This study analyzes the relationship between discriminatory social attitudes and the variation of within-ﬁrm pay gaps by combining data on regional votes on gender equality laws with a data set of multi-establishments ﬁrms and their workers. The data set allows us for the first time to study gender pay gaps within the same firm across establishments located in regions with varying discriminatory social attitudes. Our results show that ﬁrms have larger pay gaps in regions with stronger discriminatory social attitudes. This result remains robust when we account for detailed worker and job characteristics and prevails for different subsamples.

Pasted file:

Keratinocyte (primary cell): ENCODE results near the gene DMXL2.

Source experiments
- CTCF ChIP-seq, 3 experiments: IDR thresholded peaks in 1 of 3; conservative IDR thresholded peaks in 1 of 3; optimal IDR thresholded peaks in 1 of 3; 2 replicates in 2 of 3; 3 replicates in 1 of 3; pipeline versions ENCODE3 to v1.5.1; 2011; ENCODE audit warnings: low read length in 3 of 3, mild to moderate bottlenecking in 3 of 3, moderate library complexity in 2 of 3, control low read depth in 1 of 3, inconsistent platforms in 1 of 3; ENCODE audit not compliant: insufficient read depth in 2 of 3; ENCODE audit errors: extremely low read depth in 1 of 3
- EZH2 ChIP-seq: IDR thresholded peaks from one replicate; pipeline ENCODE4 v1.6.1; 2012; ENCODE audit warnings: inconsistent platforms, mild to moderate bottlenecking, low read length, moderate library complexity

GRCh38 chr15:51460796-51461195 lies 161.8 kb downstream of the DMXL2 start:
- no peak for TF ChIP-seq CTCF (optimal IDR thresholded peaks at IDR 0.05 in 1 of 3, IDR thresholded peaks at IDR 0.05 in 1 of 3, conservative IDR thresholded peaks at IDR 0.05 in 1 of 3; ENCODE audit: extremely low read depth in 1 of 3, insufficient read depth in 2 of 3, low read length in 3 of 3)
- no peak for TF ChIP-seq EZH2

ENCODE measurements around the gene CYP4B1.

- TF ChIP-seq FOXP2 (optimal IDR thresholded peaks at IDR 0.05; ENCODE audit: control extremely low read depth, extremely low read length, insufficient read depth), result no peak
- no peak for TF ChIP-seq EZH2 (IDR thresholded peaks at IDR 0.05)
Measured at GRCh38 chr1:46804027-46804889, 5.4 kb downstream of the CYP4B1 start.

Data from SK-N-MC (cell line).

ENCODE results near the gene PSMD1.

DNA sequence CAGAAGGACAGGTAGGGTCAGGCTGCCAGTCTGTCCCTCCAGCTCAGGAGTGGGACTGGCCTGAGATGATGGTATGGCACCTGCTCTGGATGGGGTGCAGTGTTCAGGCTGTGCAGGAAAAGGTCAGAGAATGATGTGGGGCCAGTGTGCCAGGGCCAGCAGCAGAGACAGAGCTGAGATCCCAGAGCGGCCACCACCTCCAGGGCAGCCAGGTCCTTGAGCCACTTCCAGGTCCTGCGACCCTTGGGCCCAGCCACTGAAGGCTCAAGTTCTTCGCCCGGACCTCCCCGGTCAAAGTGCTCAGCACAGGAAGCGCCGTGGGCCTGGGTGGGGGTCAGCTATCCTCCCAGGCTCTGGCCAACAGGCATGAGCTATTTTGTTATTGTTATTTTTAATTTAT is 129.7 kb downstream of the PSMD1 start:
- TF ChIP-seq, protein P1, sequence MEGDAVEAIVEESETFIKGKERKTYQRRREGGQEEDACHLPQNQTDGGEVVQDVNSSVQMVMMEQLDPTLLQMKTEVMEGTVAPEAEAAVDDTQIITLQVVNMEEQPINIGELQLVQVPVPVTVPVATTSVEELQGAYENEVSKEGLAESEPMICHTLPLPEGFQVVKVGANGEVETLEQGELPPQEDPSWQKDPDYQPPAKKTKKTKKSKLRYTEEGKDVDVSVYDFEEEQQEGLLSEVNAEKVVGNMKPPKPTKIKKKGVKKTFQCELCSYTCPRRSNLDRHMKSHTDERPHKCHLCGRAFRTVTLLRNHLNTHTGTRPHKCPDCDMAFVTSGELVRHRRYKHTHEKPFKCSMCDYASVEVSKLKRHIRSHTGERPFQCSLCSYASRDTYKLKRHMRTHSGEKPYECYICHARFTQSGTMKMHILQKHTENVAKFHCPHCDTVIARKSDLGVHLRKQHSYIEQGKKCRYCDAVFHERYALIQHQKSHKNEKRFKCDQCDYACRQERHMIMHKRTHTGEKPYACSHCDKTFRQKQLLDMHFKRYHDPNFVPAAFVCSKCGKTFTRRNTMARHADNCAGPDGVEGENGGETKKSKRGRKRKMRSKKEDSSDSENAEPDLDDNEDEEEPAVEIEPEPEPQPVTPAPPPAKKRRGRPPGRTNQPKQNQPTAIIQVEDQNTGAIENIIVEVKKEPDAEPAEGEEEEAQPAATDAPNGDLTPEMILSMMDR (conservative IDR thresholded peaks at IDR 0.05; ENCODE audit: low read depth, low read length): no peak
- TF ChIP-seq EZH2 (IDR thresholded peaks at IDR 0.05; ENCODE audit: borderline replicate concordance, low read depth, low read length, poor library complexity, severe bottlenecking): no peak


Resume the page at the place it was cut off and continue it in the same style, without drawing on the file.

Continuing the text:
Thus we show that a relationship between discriminatory social attitudes and gender pay gaps prevails even after accounting for the sorting of women and men into different firms and occupations.